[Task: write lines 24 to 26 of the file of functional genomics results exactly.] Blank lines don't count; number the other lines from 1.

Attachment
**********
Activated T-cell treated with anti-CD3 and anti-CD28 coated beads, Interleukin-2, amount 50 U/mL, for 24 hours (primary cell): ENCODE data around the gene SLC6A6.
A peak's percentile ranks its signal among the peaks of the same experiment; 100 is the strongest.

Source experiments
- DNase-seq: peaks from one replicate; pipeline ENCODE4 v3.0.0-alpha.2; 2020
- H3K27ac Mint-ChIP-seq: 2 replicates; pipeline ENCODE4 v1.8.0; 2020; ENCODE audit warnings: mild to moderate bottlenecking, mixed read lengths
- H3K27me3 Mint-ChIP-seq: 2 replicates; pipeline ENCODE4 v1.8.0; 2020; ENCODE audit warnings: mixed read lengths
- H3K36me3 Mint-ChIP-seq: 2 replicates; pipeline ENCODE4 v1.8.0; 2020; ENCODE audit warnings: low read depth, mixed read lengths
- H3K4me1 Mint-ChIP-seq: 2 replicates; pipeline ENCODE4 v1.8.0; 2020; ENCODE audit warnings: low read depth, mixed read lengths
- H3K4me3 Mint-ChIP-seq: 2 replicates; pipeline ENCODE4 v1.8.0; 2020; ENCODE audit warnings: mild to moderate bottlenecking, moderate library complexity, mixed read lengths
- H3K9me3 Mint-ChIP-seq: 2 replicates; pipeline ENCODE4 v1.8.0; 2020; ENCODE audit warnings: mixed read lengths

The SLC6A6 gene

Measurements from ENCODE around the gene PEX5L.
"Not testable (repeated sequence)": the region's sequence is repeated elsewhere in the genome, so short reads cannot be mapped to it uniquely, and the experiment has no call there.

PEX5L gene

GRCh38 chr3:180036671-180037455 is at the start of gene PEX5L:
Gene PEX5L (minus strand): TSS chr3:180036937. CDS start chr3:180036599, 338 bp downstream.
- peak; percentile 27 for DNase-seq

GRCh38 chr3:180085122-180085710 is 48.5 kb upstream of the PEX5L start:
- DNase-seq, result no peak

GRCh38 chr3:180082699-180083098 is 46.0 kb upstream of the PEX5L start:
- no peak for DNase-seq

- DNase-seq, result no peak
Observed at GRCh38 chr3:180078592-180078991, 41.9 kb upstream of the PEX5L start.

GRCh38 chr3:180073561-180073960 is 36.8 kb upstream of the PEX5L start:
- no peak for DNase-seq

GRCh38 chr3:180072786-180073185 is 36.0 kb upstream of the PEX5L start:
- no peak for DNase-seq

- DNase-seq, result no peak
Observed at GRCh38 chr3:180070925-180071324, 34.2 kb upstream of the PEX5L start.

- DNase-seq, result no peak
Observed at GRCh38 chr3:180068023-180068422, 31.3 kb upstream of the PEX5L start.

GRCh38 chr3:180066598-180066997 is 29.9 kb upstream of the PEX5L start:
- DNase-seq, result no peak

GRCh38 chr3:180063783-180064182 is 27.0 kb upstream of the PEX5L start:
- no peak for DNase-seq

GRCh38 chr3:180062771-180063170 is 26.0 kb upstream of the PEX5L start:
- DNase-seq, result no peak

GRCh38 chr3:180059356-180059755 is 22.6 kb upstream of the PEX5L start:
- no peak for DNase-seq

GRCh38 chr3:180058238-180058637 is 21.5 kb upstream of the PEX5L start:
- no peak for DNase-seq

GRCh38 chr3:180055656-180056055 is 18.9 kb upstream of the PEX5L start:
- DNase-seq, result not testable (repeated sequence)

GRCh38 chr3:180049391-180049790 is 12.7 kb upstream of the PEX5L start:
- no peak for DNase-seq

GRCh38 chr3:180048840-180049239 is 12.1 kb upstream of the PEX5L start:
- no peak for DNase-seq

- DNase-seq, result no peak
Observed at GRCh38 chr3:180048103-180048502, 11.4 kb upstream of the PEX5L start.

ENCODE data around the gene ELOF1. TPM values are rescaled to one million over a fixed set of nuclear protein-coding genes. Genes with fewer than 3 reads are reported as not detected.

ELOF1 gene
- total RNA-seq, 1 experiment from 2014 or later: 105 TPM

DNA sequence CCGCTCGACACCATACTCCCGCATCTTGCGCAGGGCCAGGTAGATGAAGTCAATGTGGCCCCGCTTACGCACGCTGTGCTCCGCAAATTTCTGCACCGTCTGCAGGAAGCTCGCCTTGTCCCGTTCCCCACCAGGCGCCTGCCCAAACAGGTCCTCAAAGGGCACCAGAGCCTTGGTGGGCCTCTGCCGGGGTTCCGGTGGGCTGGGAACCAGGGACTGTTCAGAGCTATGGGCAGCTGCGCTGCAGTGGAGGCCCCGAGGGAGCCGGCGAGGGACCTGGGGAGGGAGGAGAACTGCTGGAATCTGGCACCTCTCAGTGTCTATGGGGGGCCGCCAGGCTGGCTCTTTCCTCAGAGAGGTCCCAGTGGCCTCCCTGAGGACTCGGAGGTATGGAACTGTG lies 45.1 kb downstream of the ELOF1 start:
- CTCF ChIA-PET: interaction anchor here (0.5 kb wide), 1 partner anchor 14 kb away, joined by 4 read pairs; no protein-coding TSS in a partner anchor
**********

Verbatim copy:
GRCh38 chr3:180073561-180073960 is 36.8 kb upstream of the PEX5L start:
- no peak for DNase-seq

GRCh38 chr3:180072786-180073185 is 36.0 kb upstream of the PEX5L start: